Environment and Climate Change Canada is forecasting above-normal temperatures in Manitoba starting today and persisting into early next week. This system will bring hot conditions to southern Manitoba, with some areas experiencing extreme heat for several days.

Public health orders contain certain exemptions for levels of government, and do not apply to a facility where health care or social services are provided. With the current forecast, municipalities will be temporarily permitted to repurpose facilities such as libraries and community centres as cooling centres for vulnerable people who may not otherwise have the means to cool off during heat waves.

Meanwhile, in an email sent to PembinaValleyOnline, Cathy Ching from the South Central Regional Library indicated they will not be in a position to open their branches, at this time, as cooling centres.

"We do not have the capacity, or the staff, to ensure safe distancing and safety protocols for people to be in our buildings during this difficult time. Sorry for the inconvenience," stated the the email.

A provincial government official confirmed Wednesday afternoon that municipal splash pads and pools are included in this temporary exemption. 

The change also allows for the operation of outdoor pools or splash pads at hotels, campgrounds and other private businesses, but the restrictions on gatherings and interactions with people who do not reside at the same private residence continue to apply. The orders will go into effect today, June 2, at 2 p.m. and will be in place until June 12 at 12:01 a.m.

People attending these facilities must be reasonably able to maintain a separation of at least two metres from other members of the public and the rules against gathering with people outside your household still apply. It is expected that all facilities will have required supervision and efforts will be made to ensure the public follows proper physical distancing and public health protocols. Provincially designated enforcement officers will be monitoring and recommending any required adjustments.

In addition, municipalities may consider providing services to address the health effects of the heatwave including:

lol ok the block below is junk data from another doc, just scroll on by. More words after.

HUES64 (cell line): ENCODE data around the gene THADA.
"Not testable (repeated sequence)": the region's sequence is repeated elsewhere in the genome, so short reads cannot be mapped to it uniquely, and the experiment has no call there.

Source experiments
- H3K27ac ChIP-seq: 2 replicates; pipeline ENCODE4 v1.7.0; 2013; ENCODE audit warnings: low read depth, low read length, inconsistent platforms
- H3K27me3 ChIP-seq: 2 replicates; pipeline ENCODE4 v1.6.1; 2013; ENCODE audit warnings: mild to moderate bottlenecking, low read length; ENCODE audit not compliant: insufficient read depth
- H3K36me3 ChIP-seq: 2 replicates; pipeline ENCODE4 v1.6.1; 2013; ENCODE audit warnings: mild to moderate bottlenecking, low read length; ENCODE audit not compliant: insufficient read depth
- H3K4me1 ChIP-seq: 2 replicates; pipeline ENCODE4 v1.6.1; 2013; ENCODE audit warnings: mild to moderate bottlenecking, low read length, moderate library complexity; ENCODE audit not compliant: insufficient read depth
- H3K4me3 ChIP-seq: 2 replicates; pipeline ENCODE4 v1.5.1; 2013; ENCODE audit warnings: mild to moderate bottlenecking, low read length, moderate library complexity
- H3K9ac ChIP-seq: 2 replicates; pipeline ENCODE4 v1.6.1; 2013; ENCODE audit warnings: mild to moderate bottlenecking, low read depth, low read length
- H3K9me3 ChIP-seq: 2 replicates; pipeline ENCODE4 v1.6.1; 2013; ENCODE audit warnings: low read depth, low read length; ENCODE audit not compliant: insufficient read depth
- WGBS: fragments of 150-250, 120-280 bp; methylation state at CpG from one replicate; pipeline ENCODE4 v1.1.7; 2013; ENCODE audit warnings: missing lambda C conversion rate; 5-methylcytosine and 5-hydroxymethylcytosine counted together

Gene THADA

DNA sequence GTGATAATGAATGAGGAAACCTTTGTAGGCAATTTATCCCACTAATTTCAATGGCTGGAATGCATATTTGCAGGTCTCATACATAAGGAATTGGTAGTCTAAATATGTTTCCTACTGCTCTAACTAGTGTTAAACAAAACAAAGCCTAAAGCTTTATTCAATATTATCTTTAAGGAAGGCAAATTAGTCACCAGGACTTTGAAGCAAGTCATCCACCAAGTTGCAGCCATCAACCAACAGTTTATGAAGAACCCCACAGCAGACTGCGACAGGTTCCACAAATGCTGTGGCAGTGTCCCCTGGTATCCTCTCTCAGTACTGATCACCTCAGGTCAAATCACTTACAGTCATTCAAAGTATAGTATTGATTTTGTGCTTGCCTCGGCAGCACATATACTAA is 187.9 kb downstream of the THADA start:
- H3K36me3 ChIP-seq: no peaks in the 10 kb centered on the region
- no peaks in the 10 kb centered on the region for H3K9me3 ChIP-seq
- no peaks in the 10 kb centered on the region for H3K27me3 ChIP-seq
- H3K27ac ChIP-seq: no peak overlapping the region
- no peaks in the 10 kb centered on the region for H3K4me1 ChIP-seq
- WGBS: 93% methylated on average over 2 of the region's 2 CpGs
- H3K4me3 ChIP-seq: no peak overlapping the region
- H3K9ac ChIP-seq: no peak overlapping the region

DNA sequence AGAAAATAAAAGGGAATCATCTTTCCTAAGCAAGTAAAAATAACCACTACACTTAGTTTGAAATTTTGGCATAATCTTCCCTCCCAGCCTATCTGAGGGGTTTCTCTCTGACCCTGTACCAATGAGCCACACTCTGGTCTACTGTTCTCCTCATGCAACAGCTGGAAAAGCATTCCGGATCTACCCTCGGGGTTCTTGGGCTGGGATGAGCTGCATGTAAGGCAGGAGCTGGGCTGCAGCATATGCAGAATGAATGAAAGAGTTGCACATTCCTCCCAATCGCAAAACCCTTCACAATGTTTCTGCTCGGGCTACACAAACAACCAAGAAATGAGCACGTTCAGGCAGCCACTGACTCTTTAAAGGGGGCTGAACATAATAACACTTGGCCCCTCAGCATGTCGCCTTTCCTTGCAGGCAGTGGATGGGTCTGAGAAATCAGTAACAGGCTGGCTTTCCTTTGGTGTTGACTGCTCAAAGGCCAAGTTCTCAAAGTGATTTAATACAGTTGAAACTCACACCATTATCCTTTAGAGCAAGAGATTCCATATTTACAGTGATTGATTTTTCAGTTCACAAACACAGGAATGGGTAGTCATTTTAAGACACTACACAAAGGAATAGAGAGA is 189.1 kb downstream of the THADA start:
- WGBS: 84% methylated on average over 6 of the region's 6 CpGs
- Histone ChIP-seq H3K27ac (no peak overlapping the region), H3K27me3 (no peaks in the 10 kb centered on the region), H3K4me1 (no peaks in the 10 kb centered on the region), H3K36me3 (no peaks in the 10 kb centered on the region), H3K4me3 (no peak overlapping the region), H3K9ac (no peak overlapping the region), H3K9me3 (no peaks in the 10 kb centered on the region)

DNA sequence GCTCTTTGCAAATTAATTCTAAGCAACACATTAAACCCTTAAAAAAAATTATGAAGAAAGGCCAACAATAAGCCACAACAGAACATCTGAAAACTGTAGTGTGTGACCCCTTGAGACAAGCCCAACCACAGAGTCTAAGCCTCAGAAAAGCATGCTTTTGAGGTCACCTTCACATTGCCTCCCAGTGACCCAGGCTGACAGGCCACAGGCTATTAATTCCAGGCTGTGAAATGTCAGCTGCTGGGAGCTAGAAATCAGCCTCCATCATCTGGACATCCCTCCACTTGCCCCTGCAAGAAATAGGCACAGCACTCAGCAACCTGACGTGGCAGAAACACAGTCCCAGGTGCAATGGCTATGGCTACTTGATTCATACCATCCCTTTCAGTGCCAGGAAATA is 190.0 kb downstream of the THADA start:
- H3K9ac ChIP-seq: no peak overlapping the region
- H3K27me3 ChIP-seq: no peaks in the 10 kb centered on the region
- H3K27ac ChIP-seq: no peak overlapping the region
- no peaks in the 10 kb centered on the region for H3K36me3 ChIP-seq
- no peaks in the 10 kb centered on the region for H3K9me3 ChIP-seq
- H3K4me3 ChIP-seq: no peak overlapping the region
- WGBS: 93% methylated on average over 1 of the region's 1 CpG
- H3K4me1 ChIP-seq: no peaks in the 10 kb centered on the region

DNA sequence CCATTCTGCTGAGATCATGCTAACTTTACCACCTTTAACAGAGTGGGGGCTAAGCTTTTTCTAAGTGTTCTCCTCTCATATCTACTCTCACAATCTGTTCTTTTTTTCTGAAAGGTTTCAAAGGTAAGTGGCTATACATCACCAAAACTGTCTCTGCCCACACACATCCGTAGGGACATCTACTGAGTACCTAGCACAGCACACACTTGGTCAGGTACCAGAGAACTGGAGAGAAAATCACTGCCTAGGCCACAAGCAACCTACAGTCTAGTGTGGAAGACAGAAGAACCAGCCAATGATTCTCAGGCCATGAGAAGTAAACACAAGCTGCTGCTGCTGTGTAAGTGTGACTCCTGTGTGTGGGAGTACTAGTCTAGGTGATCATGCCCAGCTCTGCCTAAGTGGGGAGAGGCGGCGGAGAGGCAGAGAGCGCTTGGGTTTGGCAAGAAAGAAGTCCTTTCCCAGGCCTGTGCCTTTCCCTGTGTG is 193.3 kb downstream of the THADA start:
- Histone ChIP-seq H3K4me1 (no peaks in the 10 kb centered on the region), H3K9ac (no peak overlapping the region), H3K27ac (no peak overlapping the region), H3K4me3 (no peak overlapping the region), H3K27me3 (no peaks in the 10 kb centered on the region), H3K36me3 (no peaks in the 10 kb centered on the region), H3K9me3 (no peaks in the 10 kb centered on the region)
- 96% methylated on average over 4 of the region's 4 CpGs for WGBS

• distribution of bottled drinking water;
• providing shade tents in priority areas;
• operation of transit buses as mobile cooling centres, where applicable; and
• allowing drop-in and overnight shelters to offer expanded daytime hours during periods of extreme heat.

Everyone is at risk for the effects of heat. However, during a period of prolonged heat, older adults, people with chronic illness and people living alone have a particularly high risk for heat illness, especially if they are living in an urban area or do not have air conditioning. Others at greater health risks to heat include infants and young children, and people who work or exercise in the heat.

Manitobans are encouraged to check in regularly with vulnerable or socially isolated community members, friends and family. Contact people by phone where possible to reduce face-to-face interactions, which will help control the spread of COVID-19.

Never leave people or pets alone in a parked vehicle or direct sunlight.

Certain substances, including amphetamines, MDMA (ecstasy), cocaine, alcohol and cannabis, can alter mental status as well as increase the risk of over-heating. Some medications can also increase your risk, so it is important to ask your doctor or pharmacist whether the medication you are taking affects your ability to cope with heat.

If you have many of the following symptoms, your body may be overheating and at risk of heat illness or heat stroke:
• headache;
• red, hot and dry skin;
• dizziness;
• confusion;
• nausea;
• rapid weak pulse; and
• a complete or partial loss of consciousness.

The longer a person’s body temperature is above 40 C (105 F), the greater the likelihood of permanent effects or death. If these symptoms occur, immediately move to a cool place and drink water.

Emergency medical care may be needed depending on the severity of symptoms. If someone has a high body temperature, is unconscious or is confused, call for help. While waiting, cool the person right away by moving them to a cool place, apply cold water to large areas of the skin or clothing and fan the person as much as possible.

Heat illnesses are preventable. The health effects of heat can be reduced by:
• drinking plenty of liquids, especially water, before you feel thirsty;
• wearing loose-fitting, light-coloured clothing and a wide-brimmed hat;
• planning outdoor activities during cooler times of the day;
• limiting alcohol consumption;
• avoiding sun exposure and considering cancelling or rescheduling outdoor activities;
• going to a cool place such as a mall, community centre, public library or place of worship, after checking the hours these sites are open under COVID-19 restrictions;
• taking a cool shower or bath; and
• blocking the sun out by closing awnings, curtains or blinds during the day.